Managing your Presentation Notes
When you start to give presentations, you will realise that you also have to work out how to manage your text.
Whether you’re confident enough to speak with very brief notes, or you need a full text, you need to consider how you record it to remind you what you’re going to say.
There are various examples of ways you might choose to manage your text.
- Full Text Notes
- Notes on Cue Cards
- Keywords on Cue Cards
- Mind Maps.
Full Text Script
The main advantage of this method is that the entire text is in front of you so you cannot forget what you want to say.
The disadvantage, however, is that you will pay less attention to the group or audience whilst reading the text. If you are speaking to a small group, this method might be overly formal, as written text sounds very formal when spoken out loud. If you read a prepared text, you should know what you are going to say very well so that you can maintain eye contact with your listeners whilst not losing your place.
Reading the text is not always an easy option as it can sound stilted and rather unnatural. Remember to engage with your audience as much as you can.
When reading from a full-text script it is also much harder to change what you’re going to say halfway through, if you see that your audience is starting to fidget.
To help, you can use big bold headings to guide your eyes through the text so that you can skip sections if you want.
Notes Pages from a Slide Package
Most presentation packages, including PowerPoint, have an option to create a page of ‘Slide Notes’.
You can use these to write out more or less detailed points about what you plan to say in relation to every slide that you use.
The advantage is that everything that you want to say is tailored to your slides. However, the packages are not very sophisticated: you cannot, for instance, highlight sections, or play with the font size very easily. This means that it can be hard to identify quickly and visually the most important points to make.
You will also end up with a sheaf of papers, which can get a bit flappy and hard to handle. This can come across as somewhat unprofessional.
To use cue cards, write your main points on separate index cards and, underneath each point, write the supporting material in a concise way.
When using Cue Cards...
Use only one side of the card and number the cards so that you can easily reorder them if you drop them.
On the bottom of each cue card, write a link statement to lead you into the next point.
The advantage of using cue cards is that you are speaking directly to the audience, which increases your rapport with them.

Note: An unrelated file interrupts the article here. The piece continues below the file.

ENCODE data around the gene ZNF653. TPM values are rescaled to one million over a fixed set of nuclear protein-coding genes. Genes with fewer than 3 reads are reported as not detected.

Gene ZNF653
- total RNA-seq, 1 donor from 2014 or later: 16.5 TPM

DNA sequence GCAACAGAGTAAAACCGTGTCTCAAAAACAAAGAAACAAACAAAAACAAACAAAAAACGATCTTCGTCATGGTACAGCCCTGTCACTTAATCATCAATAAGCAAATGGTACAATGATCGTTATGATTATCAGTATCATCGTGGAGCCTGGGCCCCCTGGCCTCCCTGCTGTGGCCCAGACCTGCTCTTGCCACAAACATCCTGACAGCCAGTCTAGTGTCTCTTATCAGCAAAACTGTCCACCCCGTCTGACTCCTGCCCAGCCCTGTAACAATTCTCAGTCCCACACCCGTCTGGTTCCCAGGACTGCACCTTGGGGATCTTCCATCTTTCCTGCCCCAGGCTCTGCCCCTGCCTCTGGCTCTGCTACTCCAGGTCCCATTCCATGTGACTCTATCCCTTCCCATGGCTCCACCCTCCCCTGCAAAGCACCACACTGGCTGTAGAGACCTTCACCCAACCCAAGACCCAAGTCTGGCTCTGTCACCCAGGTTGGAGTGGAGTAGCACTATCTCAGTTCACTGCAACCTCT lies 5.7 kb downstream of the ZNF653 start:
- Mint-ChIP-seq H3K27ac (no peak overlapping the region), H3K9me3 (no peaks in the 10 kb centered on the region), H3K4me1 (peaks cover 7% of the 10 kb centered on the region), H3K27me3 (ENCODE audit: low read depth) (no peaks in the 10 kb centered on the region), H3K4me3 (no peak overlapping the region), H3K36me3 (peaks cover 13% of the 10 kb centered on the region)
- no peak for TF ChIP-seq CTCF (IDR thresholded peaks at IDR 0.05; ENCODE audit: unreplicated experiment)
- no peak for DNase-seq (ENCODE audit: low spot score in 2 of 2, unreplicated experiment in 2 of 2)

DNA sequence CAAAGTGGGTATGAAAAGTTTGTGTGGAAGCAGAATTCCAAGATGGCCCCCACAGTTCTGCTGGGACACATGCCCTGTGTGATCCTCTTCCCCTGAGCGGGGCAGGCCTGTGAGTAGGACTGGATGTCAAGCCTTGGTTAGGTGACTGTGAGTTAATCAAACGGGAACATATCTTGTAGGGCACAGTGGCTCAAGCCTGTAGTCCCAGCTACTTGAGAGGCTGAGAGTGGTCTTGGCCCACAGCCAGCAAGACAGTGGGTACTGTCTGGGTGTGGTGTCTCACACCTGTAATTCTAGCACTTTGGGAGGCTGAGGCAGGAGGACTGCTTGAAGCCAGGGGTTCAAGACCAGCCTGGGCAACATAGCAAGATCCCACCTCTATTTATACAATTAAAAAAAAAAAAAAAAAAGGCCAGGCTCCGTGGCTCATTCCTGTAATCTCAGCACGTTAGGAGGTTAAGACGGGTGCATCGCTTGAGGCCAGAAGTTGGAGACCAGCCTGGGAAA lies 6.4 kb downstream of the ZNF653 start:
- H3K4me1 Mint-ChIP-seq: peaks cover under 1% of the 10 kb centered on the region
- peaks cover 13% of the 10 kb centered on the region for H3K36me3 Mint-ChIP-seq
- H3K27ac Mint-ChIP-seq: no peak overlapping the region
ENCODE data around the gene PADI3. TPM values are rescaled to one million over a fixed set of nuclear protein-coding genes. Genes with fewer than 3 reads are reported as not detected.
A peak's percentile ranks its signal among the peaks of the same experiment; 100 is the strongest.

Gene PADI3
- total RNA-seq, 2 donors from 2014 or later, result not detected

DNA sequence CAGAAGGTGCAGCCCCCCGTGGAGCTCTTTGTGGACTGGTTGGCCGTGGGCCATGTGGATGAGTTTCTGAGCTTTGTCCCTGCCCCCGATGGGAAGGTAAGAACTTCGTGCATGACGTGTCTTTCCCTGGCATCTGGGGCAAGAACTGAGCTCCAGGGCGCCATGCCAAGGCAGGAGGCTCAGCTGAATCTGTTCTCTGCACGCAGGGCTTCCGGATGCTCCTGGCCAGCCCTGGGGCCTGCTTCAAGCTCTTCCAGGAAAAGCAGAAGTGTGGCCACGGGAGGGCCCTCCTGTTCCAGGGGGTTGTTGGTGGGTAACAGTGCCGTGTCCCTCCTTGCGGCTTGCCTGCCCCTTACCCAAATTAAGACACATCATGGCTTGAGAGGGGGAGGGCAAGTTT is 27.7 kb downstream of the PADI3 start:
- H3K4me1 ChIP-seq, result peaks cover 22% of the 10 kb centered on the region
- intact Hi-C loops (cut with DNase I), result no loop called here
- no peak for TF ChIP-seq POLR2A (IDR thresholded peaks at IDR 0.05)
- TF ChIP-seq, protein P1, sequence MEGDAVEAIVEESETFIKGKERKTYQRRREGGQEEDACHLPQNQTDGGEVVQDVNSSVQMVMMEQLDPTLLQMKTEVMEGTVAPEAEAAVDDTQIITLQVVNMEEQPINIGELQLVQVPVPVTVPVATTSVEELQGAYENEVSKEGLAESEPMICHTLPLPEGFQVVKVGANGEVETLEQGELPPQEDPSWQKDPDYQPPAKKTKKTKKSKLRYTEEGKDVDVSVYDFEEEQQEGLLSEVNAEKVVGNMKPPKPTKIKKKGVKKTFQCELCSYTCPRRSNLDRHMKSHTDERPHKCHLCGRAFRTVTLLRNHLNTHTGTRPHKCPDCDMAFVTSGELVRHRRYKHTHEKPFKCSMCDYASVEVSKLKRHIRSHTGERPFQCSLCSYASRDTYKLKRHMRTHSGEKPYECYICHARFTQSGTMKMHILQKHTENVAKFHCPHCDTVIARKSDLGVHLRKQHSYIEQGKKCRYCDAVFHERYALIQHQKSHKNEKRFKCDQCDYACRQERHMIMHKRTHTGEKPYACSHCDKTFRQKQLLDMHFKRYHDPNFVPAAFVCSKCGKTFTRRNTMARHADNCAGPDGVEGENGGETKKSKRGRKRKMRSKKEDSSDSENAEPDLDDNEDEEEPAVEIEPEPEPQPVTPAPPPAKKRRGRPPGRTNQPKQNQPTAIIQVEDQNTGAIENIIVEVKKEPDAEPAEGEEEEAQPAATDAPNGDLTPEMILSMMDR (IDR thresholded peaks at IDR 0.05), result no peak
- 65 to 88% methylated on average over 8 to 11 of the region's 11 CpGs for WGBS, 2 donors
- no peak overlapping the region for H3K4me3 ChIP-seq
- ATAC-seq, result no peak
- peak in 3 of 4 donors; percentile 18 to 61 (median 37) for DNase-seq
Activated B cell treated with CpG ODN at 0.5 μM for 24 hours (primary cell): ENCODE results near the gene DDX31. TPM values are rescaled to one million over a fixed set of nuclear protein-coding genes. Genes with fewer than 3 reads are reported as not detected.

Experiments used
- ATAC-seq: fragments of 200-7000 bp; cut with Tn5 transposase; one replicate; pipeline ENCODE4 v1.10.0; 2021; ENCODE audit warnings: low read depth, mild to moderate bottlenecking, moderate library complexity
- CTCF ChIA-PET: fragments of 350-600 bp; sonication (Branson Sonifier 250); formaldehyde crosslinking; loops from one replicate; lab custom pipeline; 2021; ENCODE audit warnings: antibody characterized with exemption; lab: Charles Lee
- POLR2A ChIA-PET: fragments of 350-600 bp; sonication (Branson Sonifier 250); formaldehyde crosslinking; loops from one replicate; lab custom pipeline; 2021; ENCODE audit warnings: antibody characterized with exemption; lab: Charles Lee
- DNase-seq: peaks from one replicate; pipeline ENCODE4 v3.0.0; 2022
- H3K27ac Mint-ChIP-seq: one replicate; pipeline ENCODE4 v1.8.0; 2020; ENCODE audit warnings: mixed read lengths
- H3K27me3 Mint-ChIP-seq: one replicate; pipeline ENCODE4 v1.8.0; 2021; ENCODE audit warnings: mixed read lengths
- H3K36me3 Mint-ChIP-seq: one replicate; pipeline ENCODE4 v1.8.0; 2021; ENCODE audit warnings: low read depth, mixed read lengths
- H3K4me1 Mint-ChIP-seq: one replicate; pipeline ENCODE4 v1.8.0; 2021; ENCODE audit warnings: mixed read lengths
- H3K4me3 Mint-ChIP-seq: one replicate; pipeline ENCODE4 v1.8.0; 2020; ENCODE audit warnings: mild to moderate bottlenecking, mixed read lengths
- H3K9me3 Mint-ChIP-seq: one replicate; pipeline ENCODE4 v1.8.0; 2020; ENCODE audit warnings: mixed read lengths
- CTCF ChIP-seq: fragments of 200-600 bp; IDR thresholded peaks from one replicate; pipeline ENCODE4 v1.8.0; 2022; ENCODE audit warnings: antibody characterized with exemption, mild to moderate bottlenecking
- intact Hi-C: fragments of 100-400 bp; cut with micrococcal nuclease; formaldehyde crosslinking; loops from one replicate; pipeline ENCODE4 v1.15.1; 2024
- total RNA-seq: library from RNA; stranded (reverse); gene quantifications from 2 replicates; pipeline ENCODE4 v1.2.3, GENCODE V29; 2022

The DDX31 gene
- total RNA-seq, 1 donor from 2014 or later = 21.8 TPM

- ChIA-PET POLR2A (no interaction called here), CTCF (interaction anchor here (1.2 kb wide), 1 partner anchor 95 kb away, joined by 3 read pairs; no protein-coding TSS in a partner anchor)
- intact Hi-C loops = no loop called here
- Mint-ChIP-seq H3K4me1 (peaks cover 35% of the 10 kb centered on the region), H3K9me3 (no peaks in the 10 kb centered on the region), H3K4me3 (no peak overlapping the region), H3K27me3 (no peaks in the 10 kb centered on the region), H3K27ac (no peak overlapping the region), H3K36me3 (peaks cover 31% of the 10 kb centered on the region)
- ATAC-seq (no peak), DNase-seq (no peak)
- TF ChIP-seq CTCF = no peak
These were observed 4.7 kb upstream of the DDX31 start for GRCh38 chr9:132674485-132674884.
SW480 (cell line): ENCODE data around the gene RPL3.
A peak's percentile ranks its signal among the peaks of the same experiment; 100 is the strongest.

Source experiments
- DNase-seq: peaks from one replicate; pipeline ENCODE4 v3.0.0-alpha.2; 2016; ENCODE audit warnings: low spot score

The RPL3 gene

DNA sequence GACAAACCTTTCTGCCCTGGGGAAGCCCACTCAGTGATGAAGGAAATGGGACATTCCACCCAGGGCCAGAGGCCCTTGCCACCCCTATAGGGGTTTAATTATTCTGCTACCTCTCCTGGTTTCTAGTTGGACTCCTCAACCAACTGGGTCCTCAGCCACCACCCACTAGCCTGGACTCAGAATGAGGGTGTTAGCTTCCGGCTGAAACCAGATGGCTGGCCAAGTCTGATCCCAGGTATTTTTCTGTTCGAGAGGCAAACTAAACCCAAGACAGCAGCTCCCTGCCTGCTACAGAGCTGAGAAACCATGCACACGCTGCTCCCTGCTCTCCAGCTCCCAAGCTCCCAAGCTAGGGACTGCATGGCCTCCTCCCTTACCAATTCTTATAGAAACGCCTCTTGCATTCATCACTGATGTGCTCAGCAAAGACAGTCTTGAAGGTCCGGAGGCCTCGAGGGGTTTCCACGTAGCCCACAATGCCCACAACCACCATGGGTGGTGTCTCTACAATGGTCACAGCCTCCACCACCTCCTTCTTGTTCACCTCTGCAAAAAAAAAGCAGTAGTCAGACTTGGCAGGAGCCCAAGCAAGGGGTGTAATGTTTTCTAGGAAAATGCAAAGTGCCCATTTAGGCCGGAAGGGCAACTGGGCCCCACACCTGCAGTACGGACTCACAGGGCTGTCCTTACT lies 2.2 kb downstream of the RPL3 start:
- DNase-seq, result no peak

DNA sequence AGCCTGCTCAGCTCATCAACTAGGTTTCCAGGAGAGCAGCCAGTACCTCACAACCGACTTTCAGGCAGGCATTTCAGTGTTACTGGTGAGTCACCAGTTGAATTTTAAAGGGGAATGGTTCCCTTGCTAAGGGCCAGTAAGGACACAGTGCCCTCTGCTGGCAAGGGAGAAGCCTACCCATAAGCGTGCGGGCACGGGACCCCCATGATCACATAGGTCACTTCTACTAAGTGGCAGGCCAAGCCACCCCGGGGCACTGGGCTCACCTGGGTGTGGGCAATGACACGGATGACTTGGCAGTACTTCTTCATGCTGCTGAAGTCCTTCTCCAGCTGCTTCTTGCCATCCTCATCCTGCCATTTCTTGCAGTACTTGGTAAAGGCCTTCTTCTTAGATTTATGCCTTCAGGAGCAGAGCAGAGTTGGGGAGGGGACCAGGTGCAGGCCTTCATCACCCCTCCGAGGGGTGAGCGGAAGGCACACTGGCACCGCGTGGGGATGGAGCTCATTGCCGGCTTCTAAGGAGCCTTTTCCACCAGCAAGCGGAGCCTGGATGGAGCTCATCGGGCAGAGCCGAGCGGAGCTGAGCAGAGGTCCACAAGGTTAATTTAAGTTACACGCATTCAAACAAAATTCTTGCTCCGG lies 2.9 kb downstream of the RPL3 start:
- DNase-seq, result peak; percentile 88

Small index cards also look more professional than large sheets of paper which may prove difficult to handle. The disadvantage is that you have to write them by hand since PowerPoint and similar packages don’t offer an option for ‘keycards’, only ‘Notes pages’.
To avoid losing your thread, ensure that you are familiar with the main points of your argument and the links between one idea and the next so that you become less reliant on the cards.
Keywords on Cue Cards
Further simplify the information on the cue cards by drawing out keywords that will remind you of the key points that you wish to convey.
The advantages of using keywords on cue cards are the same as above but their use increases spontaneity and rapport with the audience even further.
However, if you become side-tracked, it is easy to lose the thread and possibly miss key points. It’s best only to use this method if you are very familiar with your subject and feel confident in making the presentation.
Mind maps are diagrams used to represent words, ideas, tasks, or other items linked to and arranged around a central key word or idea. Mind maps are used to generate, visualize, structure, and classify ideas, and can be used as notes to aid a presentation.
The advantages of using a mind map are similar to those of using keywords on cue words but it is easier to illustrate complex relationships than with keywords.
However, again, using mind maps as a presentation aid requires you to be familiar with the subject material and a confident speaker. When presenting it can be difficult to keep track of your progress through a mind map, but it can be very helpful if you want to interact with your audience, as you can just reorder your points to fit the session.
It’s up to you!
When you’re giving a presentation, it’s up to you to choose a method of handling your notes that works for you.
Whatever you do, someone is sure to judge you on it, so you simply have to make sure that you’re comfortable, and don’t worry what anyone else says.
The important thing is to get your points across confidently and competently, and not to show off.